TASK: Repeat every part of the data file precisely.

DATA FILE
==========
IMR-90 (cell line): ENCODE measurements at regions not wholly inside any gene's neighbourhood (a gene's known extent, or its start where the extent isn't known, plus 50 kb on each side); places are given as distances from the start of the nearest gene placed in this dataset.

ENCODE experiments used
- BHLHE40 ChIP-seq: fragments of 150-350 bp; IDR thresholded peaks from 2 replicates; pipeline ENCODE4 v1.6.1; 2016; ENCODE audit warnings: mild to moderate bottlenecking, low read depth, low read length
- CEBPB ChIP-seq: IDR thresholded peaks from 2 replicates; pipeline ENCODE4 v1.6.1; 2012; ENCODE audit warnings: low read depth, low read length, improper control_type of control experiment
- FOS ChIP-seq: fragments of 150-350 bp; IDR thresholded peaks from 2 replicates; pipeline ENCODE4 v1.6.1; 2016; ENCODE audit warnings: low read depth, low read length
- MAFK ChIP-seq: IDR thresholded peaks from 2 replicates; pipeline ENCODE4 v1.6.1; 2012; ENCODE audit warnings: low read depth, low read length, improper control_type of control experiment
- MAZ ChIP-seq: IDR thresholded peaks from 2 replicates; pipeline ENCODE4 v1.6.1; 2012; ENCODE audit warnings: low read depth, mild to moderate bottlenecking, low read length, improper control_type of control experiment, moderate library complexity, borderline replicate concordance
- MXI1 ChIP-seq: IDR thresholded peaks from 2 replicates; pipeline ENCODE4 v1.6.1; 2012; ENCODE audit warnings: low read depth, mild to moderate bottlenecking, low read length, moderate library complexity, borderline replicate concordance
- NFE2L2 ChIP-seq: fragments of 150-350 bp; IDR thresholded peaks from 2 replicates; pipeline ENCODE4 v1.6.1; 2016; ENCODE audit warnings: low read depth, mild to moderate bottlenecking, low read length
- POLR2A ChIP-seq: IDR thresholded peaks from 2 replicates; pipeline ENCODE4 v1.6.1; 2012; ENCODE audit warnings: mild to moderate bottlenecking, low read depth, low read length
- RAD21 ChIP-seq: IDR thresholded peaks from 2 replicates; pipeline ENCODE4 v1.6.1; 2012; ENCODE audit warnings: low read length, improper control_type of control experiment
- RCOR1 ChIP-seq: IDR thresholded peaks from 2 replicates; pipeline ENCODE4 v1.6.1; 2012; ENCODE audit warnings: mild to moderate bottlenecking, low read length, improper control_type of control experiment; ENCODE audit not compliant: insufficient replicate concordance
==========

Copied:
IMR-90 (cell line): ENCODE measurements at regions not wholly inside any gene's neighbourhood (a gene's known extent, or its start where the extent isn't known, plus 50 kb on each side); places are given as distances from the start of the nearest gene placed in this dataset.

ENCODE experiments used
- BHLHE40 ChIP-seq: fragments of 150-350 bp; IDR thresholded peaks from 2 replicates; pipeline ENCODE4 v1.6.1; 2016; ENCODE audit warnings: mild to moderate bottlenecking, low read depth, low read length
- CEBPB ChIP-seq: IDR thresholded peaks from 2 replicates; pipeline ENCODE4 v1.6.1; 2012; ENCODE audit warnings: low read depth, low read length, improper control_type of control experiment
- FOS ChIP-seq: fragments of 150-350 bp; IDR thresholded peaks from 2 replicates; pipeline ENCODE4 v1.6.1; 2016; ENCODE audit warnings: low read depth, low read length
- MAFK ChIP-seq: IDR thresholded peaks from 2 replicates; pipeline ENCODE4 v1.6.1; 2012; ENCODE audit warnings: low read depth, low read length, improper control_type of control experiment
- MAZ ChIP-seq: IDR thresholded peaks from 2 replicates; pipeline ENCODE4 v1.6.1; 2012; ENCODE audit warnings: low read depth, mild to moderate bottlenecking, low read length, improper control_type of control experiment, moderate library complexity, borderline replicate concordance
- MXI1 ChIP-seq: IDR thresholded peaks from 2 replicates; pipeline ENCODE4 v1.6.1; 2012; ENCODE audit warnings: low read depth, mild to moderate bottlenecking, low read length, moderate library complexity, borderline replicate concordance
- NFE2L2 ChIP-seq: fragments of 150-350 bp; IDR thresholded peaks from 2 replicates; pipeline ENCODE4 v1.6.1; 2016; ENCODE audit warnings: low read depth, mild to moderate bottlenecking, low read length
- POLR2A ChIP-seq: IDR thresholded peaks from 2 replicates; pipeline ENCODE4 v1.6.1; 2012; ENCODE audit warnings: mild to moderate bottlenecking, low read depth, low read length
- RAD21 ChIP-seq: IDR thresholded peaks from 2 replicates; pipeline ENCODE4 v1.6.1; 2012; ENCODE audit warnings: low read length, improper control_type of control experiment
- RCOR1 ChIP-seq: IDR thresholded peaks from 2 replicates; pipeline ENCODE4 v1.6.1; 2012; ENCODE audit warnings: mild to moderate bottlenecking, low read length, improper control_type of control experiment; ENCODE audit not compliant: insufficient replicate concordance